In order to exercise and prove the worth of the Manufacturing Model an application is being developed that will undertake design for manufacture using information from both an evolving product model representation and the manufacturing model. The results of the analysis undertaken by the application are stored in the product model. A structure for such information is being researched as are the effects of undertaking design for manufacture, whilst a design is evolving, on process planning.
The Intermediate Demonstration took place on 1st March 1994 at Leeds. It was shown to:
It was designed to show how the various work packages of the project had progressed to date. A primary objective, however, was to demonstrate our work on Harmonization which involved providing an underlying software infra-structure running in a distributed heterogeneous environment as well as an integrated data modeling definition (see Product Model and Manufacturing Model).
A diagram of the demonstration is shown here with grey circles representing the software applications written to demonstrate the various areas of research. This diagram can be interrogated for information by clicking on the relevant bit (eg, clicking on the database rectangle will result in information about the database used). After reading the information, click on the Back button at the bottom of the window to return to this diagram.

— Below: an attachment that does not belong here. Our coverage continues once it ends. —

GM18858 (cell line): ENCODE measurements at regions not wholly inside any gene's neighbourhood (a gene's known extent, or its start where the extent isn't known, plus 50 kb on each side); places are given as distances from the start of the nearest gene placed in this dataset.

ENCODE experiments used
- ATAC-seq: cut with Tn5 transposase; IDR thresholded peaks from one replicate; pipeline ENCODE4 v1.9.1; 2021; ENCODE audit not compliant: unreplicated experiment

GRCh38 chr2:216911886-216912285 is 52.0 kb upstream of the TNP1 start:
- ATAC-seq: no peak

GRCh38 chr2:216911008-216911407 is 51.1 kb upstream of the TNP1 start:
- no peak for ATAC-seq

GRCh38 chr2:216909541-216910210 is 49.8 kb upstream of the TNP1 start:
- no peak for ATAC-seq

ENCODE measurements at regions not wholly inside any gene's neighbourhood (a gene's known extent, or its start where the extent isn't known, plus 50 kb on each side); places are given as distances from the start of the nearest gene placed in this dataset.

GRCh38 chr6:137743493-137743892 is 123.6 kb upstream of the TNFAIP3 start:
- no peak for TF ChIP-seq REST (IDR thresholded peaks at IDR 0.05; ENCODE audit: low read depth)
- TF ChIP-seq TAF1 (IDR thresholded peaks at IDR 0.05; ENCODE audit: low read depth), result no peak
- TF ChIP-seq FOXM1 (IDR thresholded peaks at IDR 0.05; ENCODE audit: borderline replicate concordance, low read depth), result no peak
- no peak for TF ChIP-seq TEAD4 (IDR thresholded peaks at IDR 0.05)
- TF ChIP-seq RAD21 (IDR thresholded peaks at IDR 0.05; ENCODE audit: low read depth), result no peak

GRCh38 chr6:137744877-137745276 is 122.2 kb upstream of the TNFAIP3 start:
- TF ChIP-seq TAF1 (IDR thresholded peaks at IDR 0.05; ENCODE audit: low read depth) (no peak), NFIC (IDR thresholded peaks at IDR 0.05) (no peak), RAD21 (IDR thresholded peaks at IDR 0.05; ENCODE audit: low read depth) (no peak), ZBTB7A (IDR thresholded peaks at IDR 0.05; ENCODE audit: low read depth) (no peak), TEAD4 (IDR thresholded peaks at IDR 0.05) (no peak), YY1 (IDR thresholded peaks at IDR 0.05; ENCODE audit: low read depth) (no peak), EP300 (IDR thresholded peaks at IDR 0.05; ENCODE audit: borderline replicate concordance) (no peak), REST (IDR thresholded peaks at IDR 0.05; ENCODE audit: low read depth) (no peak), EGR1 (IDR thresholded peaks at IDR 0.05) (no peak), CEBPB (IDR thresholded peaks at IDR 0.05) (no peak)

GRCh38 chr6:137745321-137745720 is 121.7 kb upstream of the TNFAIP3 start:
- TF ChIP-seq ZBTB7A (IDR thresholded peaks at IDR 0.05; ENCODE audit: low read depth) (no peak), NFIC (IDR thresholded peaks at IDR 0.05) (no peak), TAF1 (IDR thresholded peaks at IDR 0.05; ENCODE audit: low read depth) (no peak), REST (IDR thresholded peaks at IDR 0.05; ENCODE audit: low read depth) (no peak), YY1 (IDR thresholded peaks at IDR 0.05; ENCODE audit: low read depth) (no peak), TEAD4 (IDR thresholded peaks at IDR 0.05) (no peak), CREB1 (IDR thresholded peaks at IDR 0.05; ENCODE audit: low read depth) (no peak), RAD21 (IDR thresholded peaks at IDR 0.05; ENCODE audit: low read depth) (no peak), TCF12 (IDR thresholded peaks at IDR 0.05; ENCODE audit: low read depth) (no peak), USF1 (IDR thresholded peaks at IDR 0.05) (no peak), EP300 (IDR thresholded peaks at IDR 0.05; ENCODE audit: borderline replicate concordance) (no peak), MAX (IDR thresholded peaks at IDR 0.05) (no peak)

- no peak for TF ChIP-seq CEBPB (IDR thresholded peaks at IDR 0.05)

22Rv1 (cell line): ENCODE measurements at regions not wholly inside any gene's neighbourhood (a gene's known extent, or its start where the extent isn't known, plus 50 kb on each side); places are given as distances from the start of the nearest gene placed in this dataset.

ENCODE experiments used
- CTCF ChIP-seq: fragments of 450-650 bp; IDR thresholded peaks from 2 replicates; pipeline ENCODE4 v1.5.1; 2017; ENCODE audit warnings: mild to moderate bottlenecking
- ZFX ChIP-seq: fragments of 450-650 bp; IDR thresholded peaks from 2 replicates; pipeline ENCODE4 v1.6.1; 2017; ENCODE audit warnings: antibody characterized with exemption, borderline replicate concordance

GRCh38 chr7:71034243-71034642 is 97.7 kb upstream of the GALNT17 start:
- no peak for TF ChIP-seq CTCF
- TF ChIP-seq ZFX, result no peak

The Harmonization work package
The approach used to integrate models during ISS and presently in STEP involve creating a single integrated model. The logistics of this approach mean that one person must coordinate the entire model. For this reason, as the model grows, the approach loses its viability. We intend to consider more practical approaches to the integration of models. To realize or final demonstration the development of models and applications must be coordinated throughout their life-cycles.
Harmonization involves the integration of models and applications. To achieve our final demonstration this harmonization must include their implementation in a single environment.
NOTE}: A single environment may include multiple computer programs and languages on a heterogeneous hardware platform. However, all elements of the environment must be linked in some way. Early in the project thought will be given to the nature of the software environment that is required to support the final demonstration.
Although software engineering issues (the lowest three levels of the ODP reference model) will not be addressed by the research program they will have an impact on its outcome. To realize our final demonstration we will have to address issues of software design.